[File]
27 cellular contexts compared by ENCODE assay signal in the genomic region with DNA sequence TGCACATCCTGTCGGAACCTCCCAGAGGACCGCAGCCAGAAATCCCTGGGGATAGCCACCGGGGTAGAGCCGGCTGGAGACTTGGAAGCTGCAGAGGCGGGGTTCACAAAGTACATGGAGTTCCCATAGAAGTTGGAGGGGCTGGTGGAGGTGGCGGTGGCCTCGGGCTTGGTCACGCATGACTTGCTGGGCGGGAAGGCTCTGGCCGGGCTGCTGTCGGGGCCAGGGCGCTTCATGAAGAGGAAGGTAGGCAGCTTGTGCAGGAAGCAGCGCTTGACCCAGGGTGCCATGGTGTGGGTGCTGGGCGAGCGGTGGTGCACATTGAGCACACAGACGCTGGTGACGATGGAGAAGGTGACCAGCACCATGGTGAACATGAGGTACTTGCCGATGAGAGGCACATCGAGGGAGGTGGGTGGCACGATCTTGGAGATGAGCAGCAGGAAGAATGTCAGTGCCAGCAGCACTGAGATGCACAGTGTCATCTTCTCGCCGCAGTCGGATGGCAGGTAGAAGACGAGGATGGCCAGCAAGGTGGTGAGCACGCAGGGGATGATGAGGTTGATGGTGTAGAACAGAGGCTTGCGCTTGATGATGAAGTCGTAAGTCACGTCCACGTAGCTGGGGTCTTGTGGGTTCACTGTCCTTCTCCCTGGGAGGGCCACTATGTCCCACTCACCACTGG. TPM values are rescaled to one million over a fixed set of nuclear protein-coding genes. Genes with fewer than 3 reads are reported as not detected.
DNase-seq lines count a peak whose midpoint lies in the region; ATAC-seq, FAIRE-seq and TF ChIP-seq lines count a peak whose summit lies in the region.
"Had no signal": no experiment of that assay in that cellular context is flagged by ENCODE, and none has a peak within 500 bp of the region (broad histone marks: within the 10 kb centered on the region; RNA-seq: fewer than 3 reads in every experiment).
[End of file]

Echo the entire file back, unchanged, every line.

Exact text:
27 cellular contexts compared by ENCODE assay signal in the genomic region with DNA sequence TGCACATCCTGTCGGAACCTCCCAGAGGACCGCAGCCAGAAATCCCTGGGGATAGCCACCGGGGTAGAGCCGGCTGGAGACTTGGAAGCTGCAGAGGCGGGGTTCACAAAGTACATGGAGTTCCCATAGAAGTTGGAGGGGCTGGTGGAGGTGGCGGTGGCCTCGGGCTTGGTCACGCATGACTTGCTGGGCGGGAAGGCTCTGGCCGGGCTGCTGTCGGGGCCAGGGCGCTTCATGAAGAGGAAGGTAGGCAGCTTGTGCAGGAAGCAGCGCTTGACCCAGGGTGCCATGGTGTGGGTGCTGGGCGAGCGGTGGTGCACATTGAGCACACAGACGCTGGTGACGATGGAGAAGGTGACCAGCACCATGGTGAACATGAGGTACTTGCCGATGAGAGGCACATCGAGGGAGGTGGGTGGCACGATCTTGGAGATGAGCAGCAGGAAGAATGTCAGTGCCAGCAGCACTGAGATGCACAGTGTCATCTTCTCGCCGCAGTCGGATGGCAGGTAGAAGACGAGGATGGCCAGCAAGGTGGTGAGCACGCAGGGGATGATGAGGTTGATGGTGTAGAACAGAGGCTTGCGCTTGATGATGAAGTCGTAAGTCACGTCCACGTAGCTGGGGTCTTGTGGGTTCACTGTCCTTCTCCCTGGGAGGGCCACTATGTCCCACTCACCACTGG. TPM values are rescaled to one million over a fixed set of nuclear protein-coding genes. Genes with fewer than 3 reads are reported as not detected.
DNase-seq lines count a peak whose midpoint lies in the region; ATAC-seq, FAIRE-seq and TF ChIP-seq lines count a peak whose summit lies in the region.
"Had no signal": no experiment of that assay in that cellular context is flagged by ENCODE, and none has a peak within 500 bp of the region (broad histone marks: within the 10 kb centered on the region; RNA-seq: fewer than 3 reads in every experiment).